Permits? Please. Just Ask FAMA

Permits? Please. Just Ask FAMA


Last week, The Arka Tech was contacted about potential safety concerns regarding out-of-code and outdated elevator permits displayed in campus elevators. 

According to the Administrative Rules of the Elevator Safety Board, State of Arkansas, elevator permits “must be posted conspicuously in the car of the elevator or lift.” 

Many of the elevators at ATU currently feature a sign stating that elevator permits are available upon request rather than having copies of the permits in the elevators themselves. 

“Elevator certificates are a tricky, interesting beast,” said Drew Dickey, ATU Facilities Management faculty director. 

According to Dickey, elevators must be inspected by an official elevator inspector for deficiencies, have those deficiencies fixed, have the elevators pass safety tests administered by an elevator repair company, and then have documentation of the entire process sent to the state to obtain an elevator permit.  

“We schedule [elevator inspections] every year a year in advance,” Dickey said. “We literally tell the elevator inspector what’s the first date you can be here because we want the most heads up we can have.”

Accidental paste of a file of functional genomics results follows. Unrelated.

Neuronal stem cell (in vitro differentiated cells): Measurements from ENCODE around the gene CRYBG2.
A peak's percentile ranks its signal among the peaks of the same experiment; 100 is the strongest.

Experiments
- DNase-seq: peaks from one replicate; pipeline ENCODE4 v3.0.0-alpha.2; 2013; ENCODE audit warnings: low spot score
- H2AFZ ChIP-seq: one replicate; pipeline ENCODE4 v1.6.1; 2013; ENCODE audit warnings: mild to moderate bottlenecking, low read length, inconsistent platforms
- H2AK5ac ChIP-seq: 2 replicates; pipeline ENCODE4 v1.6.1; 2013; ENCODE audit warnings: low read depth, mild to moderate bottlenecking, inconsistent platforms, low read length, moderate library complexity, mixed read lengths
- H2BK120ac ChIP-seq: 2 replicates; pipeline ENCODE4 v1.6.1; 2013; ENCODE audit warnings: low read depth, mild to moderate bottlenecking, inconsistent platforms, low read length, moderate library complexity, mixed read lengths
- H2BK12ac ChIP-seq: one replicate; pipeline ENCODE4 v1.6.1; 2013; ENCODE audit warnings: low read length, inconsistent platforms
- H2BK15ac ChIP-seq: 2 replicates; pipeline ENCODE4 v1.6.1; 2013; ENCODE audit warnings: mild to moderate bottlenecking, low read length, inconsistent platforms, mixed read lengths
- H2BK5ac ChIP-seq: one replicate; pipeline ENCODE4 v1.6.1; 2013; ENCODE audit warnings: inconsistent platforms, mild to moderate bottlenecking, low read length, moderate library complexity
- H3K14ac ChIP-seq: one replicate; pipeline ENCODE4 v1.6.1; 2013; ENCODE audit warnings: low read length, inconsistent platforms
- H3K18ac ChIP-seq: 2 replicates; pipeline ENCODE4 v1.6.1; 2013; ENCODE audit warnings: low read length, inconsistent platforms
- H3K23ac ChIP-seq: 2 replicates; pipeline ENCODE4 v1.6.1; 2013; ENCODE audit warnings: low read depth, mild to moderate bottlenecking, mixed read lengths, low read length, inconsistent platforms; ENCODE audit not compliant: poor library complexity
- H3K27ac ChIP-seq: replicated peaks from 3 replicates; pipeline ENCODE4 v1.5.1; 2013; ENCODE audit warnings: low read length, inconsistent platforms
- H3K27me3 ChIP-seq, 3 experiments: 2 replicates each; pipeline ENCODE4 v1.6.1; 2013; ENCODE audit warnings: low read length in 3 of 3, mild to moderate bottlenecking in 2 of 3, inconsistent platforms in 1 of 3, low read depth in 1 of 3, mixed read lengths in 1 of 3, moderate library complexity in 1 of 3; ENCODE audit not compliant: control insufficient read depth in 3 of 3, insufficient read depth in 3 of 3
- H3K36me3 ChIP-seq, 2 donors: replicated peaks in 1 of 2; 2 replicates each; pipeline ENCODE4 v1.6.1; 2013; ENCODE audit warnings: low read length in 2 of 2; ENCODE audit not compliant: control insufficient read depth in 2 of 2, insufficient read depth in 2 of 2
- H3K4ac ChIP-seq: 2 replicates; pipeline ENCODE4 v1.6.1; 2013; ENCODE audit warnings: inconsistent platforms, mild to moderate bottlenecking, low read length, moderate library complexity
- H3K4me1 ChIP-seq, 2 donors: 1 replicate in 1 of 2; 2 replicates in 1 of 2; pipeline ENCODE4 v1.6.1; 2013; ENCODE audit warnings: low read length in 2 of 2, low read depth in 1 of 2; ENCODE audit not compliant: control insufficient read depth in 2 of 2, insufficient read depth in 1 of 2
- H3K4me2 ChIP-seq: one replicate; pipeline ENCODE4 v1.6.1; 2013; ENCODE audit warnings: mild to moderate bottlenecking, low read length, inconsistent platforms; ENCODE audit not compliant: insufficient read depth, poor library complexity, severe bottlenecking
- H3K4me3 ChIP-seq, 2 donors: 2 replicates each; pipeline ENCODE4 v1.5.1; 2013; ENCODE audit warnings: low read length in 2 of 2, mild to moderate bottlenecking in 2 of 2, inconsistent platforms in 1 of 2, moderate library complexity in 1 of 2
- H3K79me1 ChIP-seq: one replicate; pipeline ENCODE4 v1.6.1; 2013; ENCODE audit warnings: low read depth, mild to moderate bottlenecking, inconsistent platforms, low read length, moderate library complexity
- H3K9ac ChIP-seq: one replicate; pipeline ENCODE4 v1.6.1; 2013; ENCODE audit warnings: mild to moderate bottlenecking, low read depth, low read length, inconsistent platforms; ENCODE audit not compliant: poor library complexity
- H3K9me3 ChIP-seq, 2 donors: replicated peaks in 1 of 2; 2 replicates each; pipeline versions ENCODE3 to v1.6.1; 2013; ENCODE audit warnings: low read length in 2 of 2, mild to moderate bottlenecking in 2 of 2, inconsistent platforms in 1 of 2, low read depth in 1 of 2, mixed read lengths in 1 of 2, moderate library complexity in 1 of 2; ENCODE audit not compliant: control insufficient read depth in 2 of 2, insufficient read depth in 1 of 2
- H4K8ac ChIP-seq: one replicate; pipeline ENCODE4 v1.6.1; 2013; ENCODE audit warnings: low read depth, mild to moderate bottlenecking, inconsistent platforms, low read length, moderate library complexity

Dickey continued, explaining that one of the main reasons for the delay in elevator permits being updated was caused by employee attrition at the elevator permitting office for Arkansas.  

“They lost all their employees except one,” Dickey said. “We filed everything on time with the state of Arkansas and they just had a high, high volume of work and didn’t turn it around as quickly as they typically do because they only had one employee,” Dickey continued. 

Dickey also said that a state elevator inspector, Kenneth McCormick, had abruptly shown up at his office after receiving an anonymous complaint submitted on the state’s online portal concerning the lack of properly displayed permits.  

“We actually went and toured 5 elevators on campus that day and he found no deficiencies,” Dickey said. “He actually got back to the office, made some phone calls, and then we have all the updated elevator certificates in my office right now,” Dickey continued. 

Concerning the “available upon request” signs in the elevators, Dickey said that this was done to help streamline work for campus maintenance and keep the permits from getting vandalized.  

“We have a Department of Labor safety inspection coming up in the next couple of months, and that’s one of the topics we’re going to talk through is how much wiggle room do we have on putting the permits in the cab of the elevator,” Dickey said. 

Overall, Dickey said that the elevators on campus “have been inspected and are safe for student use.” 

“We want to be as accessible as possible to students. If there is ever a problem, our heart is always to communicate,” Dickey concluded. 

Dickey said that if students had any questions or concerns regarding campus facilities, they could contact FAMA through their official Instagram account, @facilities_atu, through email, or through a work order.